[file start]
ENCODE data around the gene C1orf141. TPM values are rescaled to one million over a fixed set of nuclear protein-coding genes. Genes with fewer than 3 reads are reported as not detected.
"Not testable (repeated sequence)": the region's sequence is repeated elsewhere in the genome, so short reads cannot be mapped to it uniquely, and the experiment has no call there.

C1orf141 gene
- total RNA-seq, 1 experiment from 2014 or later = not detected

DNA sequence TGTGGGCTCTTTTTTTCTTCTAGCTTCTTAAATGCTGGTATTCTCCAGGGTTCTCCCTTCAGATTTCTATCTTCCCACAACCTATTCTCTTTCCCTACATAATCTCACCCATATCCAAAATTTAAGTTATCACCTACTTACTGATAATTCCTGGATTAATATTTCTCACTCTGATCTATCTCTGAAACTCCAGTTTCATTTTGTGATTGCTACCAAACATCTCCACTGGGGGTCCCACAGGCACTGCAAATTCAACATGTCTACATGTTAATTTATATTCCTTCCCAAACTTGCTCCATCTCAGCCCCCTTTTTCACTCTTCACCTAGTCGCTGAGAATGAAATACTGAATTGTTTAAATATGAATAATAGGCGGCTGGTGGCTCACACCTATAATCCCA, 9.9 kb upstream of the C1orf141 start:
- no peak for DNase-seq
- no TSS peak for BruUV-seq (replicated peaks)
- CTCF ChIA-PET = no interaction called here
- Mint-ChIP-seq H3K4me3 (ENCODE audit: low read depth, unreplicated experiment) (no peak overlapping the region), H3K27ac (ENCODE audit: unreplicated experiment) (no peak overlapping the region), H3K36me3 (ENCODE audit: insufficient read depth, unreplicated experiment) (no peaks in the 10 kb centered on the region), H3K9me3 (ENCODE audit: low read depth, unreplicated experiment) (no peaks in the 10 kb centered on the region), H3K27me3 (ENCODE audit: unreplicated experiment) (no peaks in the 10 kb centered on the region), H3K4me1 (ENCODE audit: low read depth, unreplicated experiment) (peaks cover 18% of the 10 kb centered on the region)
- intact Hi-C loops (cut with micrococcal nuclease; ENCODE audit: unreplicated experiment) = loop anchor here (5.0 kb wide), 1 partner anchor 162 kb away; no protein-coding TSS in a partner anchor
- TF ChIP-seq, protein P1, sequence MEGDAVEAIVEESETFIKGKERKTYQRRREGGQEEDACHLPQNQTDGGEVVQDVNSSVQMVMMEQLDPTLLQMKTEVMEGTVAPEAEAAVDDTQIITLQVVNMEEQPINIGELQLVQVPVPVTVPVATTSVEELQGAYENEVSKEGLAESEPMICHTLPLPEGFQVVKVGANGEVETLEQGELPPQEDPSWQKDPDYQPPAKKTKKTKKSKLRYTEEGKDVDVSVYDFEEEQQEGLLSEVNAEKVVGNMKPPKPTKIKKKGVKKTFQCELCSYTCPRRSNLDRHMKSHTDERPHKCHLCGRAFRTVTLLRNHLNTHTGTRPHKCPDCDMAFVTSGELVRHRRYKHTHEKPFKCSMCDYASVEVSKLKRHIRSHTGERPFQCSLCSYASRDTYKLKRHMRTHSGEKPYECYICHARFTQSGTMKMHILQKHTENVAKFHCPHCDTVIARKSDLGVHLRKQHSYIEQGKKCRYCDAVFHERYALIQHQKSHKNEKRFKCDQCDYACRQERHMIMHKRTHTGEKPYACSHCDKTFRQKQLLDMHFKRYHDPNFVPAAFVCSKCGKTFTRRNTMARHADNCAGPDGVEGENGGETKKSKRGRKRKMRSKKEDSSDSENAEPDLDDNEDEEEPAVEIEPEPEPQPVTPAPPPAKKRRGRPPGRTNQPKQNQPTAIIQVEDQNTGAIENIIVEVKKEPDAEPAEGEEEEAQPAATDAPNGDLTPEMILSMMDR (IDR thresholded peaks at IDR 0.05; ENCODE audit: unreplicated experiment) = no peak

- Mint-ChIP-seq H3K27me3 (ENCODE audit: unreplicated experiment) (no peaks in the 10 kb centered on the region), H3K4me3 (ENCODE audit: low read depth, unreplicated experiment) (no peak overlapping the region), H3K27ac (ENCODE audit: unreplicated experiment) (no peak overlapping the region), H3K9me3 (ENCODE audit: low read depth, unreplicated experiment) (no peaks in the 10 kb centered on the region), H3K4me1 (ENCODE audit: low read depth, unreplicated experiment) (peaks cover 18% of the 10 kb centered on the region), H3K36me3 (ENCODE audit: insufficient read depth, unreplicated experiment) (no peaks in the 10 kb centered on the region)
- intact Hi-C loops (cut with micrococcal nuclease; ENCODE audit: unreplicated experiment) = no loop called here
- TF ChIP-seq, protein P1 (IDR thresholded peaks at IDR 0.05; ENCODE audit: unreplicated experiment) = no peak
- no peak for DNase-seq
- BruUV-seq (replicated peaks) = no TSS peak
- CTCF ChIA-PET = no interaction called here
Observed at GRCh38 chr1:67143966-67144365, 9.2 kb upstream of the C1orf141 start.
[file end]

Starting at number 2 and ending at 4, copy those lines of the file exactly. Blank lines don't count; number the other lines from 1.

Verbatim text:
"Not testable (repeated sequence)": the region's sequence is repeated elsewhere in the genome, so short reads cannot be mapped to it uniquely, and the experiment has no call there.

C1orf141 gene
- total RNA-seq, 1 experiment from 2014 or later = not detected